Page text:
Why lowering high blood pressure is important.
High blood pressure puts stress on the heart and blood vessels. This increases the risk of heart attack, and heart failure. High blood pressure also increases the risk of stroke, kidney damage and damage to circulation to the legs.
There is good evidence that lowering high blood pressure with medications lowers the risk of stroke by 35 to 40% and lowers the risk of heart attack by 20 to 25 %.
How to lower blood pressure without medications
- Regular exercise like walking briskly for 30 minutes or more on most days of the week.
- Maintain weight in the normal range. (BMI 20-25). See are you at risk of heart disease to know your BMI.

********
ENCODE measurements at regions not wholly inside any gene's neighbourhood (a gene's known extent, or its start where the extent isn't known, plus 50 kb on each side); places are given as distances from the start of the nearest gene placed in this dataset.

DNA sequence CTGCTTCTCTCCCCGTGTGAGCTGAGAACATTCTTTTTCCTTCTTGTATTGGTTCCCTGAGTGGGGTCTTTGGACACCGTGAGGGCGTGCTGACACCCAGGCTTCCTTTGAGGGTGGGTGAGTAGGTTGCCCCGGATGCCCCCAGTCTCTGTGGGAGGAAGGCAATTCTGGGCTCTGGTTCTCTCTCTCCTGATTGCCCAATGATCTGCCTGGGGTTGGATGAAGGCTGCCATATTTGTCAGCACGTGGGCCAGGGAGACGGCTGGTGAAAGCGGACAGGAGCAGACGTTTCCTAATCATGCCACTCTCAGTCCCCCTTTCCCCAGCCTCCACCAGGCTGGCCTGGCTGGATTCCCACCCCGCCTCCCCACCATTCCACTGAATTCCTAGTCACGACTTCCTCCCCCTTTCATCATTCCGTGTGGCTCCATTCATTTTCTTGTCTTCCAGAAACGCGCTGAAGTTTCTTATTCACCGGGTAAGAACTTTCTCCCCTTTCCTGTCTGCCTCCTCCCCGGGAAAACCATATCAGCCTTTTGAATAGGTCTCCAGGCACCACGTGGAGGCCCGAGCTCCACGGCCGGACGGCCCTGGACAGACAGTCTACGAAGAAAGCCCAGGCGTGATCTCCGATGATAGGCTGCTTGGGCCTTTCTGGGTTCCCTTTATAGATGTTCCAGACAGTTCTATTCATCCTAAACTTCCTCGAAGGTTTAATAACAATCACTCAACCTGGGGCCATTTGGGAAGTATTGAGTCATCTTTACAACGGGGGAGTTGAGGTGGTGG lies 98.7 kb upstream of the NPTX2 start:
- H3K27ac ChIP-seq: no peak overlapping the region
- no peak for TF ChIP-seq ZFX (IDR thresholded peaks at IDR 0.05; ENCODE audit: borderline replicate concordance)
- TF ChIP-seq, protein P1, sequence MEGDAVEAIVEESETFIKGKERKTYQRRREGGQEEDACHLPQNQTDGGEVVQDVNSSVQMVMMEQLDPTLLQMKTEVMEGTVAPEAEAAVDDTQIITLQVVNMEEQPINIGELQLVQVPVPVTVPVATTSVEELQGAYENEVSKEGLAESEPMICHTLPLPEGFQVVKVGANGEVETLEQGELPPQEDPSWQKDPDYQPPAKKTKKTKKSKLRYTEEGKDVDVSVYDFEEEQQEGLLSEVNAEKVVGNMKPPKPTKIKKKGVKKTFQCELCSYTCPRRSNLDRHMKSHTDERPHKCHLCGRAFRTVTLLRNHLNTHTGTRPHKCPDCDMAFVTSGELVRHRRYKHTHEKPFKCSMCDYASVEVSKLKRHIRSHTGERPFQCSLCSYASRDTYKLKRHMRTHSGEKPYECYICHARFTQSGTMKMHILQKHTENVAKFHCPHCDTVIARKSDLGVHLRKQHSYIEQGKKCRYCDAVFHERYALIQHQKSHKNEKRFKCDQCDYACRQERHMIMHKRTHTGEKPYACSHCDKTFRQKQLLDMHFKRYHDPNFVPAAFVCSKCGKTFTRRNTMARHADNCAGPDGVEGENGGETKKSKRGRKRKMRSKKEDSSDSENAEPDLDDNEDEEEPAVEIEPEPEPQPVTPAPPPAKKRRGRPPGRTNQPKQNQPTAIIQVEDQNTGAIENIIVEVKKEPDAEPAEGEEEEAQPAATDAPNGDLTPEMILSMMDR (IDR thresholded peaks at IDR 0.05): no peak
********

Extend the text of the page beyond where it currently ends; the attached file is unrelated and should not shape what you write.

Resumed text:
- Alcohol in moderation. Excess alcohol increases the blood pressure.
- Drink no more than 2 pints (for men) or 1 pint (for women) at a time.
- Avoid salty food and stop sprinkling salt on food.
- Consume at least five portions/day of fresh fruit and vegetables a day.
- Do not smoke
- Do not drink more than 5 cups of coffee or tea in a day. Avoid energy and cola drinks. Energy drinks have high content fo caffeine.
Can anything else be done to lower the risks from high blood pressure?
Your risk from blood pressure also depends on additional factors:
- Physical Inactivity
- High Blood Cholesterol
- Diabetes can markedly increase your risk from high blood pressure.
- Smoking not only increases the risk of heart attack and stroke but also increases the risk of lung cancer (and other types of cancer). One in two smokers die because of smoking related illnesses. Also you won’t get the full benefit from lowering your blood pressure if you continue to smoke.